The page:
(How does that indulgent purchase feel compared to experiences you’ve spent money on?)
Clutter is baggage and can underscore indulgent purchases. What is an indulgent purchase? I’m willing to bet you had an immediate answer, not a second wasted in thought, on the tip of your tongue, before you finished reading that sentence. Is it a three-quarter length chocolate brown leather coat that you charged and paid off in three installments plus interest, hanging in the closet that hasn’t seen the light of day for several years because it doesn’t fit the same as when you first bought it and it’s no longer in style? Perhaps the fountain pen you paid $500 for is sitting in your desk still waiting for the day when you will sit and write long letters to friends and family? For a moment, stop and think, “What is my most indulgent purchase?”
Often times indulgent purchases may require justification because they were an impulsive decision. Indulgent purchases can be the choice that feeds your vices. Retail therapy, lethargy and/or denial of a difficult situation or period of life are the perfect combination for spending on, and justifying, an indulgent purchase. Right behind the feeling of immediate gratification comes the feelings of regret and perhaps irresponsibility. And, thanks to clutter, a visual reminder of the physical baggage.
The good news is a study shows that buying “experiences” is good for you. (http://hbswk.hbs.edu/item/to-buy-happiness-purchase-an-experience) The “happiness magic” is all in what, how and where you spend your money. Aside from the excitement of the initial purchase “high” of a material indulgence, the experience of the purchase can be short-lived and generally does not hold long interesting. When you spend less money on “stuff”, you spend less on maintenance of the “stuff”, rewarding you with more discretionary income.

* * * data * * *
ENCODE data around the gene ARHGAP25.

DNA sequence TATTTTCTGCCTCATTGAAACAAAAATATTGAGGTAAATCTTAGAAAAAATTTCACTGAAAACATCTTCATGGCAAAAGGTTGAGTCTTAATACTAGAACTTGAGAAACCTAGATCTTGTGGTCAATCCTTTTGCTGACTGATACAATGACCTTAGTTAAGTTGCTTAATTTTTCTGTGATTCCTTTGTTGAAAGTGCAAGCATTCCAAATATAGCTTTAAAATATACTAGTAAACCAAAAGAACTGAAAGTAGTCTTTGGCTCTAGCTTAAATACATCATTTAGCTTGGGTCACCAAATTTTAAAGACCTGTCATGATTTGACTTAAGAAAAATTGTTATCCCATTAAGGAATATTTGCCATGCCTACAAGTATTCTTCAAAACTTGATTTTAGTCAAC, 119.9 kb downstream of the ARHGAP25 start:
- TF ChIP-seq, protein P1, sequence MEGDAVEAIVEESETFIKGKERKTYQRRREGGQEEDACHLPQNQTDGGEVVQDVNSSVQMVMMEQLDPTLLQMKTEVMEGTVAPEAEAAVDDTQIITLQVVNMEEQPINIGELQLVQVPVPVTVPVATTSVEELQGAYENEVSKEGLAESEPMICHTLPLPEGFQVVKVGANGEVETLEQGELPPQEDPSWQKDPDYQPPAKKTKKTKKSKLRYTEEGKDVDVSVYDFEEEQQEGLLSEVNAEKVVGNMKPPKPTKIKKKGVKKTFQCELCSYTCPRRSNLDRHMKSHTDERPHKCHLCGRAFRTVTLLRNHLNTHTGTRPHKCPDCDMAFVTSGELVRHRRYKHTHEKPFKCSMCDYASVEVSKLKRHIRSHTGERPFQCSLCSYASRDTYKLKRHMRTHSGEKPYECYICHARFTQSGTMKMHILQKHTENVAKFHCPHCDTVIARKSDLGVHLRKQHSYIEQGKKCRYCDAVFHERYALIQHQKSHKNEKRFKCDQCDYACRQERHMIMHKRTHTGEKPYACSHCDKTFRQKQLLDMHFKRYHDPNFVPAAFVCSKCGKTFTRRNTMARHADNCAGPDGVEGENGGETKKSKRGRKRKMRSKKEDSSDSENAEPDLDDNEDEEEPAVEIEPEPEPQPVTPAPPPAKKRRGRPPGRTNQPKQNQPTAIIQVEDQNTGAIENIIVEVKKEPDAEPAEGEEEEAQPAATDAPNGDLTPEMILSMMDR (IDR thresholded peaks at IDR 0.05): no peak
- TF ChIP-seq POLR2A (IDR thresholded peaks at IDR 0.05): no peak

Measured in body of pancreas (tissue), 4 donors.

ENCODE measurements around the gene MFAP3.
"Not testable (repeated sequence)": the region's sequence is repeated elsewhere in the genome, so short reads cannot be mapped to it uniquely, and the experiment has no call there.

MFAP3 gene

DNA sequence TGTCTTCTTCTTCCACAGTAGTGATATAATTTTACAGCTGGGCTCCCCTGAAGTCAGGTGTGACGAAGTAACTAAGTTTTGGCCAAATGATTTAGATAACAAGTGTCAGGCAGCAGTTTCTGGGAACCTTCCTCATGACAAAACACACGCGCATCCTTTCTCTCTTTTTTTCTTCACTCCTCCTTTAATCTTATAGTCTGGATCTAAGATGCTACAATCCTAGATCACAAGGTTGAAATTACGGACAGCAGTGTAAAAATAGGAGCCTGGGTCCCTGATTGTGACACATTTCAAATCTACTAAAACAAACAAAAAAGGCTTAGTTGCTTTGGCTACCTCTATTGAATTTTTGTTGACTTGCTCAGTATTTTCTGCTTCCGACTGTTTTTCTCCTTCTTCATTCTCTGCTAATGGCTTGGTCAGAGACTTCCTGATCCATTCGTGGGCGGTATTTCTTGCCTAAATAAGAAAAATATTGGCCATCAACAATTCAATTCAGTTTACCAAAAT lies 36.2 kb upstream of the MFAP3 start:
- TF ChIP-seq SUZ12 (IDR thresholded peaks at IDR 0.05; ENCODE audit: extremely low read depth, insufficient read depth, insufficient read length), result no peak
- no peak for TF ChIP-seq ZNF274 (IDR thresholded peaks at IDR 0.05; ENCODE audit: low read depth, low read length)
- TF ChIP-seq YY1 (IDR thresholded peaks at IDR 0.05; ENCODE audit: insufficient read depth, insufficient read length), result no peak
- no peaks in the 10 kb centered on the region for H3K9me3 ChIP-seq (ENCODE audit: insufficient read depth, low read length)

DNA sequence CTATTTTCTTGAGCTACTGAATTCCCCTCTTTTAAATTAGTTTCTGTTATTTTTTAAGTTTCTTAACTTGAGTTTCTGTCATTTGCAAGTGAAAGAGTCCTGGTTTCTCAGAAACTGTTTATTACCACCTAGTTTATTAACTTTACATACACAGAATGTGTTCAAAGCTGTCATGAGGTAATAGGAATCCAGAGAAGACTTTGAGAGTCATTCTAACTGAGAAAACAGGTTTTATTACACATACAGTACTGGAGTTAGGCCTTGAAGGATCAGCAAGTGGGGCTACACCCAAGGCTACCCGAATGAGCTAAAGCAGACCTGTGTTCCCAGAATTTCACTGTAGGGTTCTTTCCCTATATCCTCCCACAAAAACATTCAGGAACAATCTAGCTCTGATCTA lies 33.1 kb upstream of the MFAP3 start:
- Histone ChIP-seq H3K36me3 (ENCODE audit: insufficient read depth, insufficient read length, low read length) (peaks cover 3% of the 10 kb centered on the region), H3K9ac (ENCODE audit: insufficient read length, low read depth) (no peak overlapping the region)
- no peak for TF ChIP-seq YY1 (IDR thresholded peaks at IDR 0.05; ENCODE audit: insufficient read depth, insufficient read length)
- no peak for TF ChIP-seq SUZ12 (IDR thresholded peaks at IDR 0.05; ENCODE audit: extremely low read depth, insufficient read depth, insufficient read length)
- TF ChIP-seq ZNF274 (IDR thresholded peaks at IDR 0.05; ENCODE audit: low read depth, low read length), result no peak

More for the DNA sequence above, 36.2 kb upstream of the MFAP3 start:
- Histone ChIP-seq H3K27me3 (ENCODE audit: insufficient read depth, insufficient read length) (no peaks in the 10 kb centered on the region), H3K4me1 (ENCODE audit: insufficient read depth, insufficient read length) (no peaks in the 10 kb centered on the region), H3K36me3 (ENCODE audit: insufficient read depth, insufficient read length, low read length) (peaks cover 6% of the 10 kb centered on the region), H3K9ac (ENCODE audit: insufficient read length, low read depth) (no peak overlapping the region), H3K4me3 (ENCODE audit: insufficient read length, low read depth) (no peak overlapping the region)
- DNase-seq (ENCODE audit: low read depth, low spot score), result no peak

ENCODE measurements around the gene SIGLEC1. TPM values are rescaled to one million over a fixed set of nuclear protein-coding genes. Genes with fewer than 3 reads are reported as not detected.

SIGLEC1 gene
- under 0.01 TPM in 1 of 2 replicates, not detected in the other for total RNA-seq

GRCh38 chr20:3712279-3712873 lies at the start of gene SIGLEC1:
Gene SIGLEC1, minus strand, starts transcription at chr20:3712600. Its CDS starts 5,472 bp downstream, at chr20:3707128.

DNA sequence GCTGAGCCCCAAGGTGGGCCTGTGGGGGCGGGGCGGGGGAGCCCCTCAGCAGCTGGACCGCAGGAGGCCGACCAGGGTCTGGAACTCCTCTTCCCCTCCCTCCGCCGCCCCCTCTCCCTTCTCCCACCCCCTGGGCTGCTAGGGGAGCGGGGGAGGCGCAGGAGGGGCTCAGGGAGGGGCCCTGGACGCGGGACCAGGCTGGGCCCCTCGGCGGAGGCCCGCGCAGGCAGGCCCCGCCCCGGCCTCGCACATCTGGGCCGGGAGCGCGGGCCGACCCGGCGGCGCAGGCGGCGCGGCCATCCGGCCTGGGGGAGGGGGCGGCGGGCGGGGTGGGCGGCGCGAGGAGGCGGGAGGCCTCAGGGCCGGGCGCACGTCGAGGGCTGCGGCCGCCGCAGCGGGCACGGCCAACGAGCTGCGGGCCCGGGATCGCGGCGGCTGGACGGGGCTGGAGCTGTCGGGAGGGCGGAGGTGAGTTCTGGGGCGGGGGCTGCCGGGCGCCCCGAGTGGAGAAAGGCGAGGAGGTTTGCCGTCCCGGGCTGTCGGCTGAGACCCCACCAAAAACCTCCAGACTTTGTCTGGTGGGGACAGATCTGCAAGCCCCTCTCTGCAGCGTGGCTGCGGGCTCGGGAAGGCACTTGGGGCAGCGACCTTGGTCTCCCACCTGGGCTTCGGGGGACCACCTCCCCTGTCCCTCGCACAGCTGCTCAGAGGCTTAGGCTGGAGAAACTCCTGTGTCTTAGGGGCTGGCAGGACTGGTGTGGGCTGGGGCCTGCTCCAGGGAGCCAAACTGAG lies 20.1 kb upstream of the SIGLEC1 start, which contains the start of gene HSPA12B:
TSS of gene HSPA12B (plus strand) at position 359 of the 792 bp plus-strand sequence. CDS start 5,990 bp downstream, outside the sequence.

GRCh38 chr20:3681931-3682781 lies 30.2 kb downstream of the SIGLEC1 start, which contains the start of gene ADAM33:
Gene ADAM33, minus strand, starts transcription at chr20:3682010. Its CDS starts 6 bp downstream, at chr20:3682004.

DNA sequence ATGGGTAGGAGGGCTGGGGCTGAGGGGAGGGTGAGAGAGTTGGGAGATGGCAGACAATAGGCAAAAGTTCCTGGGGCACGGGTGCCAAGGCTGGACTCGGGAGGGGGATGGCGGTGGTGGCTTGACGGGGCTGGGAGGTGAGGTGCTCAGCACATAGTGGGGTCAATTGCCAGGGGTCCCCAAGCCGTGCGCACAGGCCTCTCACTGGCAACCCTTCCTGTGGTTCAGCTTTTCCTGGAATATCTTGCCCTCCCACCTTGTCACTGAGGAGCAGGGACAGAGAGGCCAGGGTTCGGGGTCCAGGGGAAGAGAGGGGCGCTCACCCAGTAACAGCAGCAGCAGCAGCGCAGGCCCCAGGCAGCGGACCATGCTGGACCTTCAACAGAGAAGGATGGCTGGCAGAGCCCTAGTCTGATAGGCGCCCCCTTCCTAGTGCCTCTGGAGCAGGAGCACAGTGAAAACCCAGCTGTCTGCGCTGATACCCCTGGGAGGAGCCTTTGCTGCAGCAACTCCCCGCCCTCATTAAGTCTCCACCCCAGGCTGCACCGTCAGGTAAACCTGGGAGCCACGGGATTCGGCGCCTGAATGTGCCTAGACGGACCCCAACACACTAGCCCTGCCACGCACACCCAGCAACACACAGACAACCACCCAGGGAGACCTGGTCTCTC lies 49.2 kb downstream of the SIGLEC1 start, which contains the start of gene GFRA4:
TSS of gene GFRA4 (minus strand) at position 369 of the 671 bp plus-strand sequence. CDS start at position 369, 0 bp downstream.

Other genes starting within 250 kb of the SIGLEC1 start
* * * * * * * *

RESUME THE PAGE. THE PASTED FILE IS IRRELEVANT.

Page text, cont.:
More discretionary income means there’s more opportunity to buy experiences. Having fun, exciting experiences and making memories is something we look forward to and we get to re-live those experiences when sharing them with others over the course of a lifetime. The positive feelings we get from experiences is satisfying and lives longer in our hearts and emotions. The memories from the experience last a lifetime. And isn’t it more exciting and engaging to share about something you’ve done rather than something you own?
As you declutter your living space, you create space, the breathing room for clarity to uncover what you really want, what makes you truly happy and how you want to feel. The next time you find yourself about to make an impulsive, indulgent, or debt producing purchase, ask yourself these questions: 1) Am I buying for immediate gratification? 2) Am I buying because of the status it represents? 3) Am I buying to “fit in” because everyone else has it? or 4) Am I buying an experience?

Enjoy a20160520_225521 fun experience: Boy George and Cyndi Lauper singing Karma Chameleon

May your next purchase be a happy memory.

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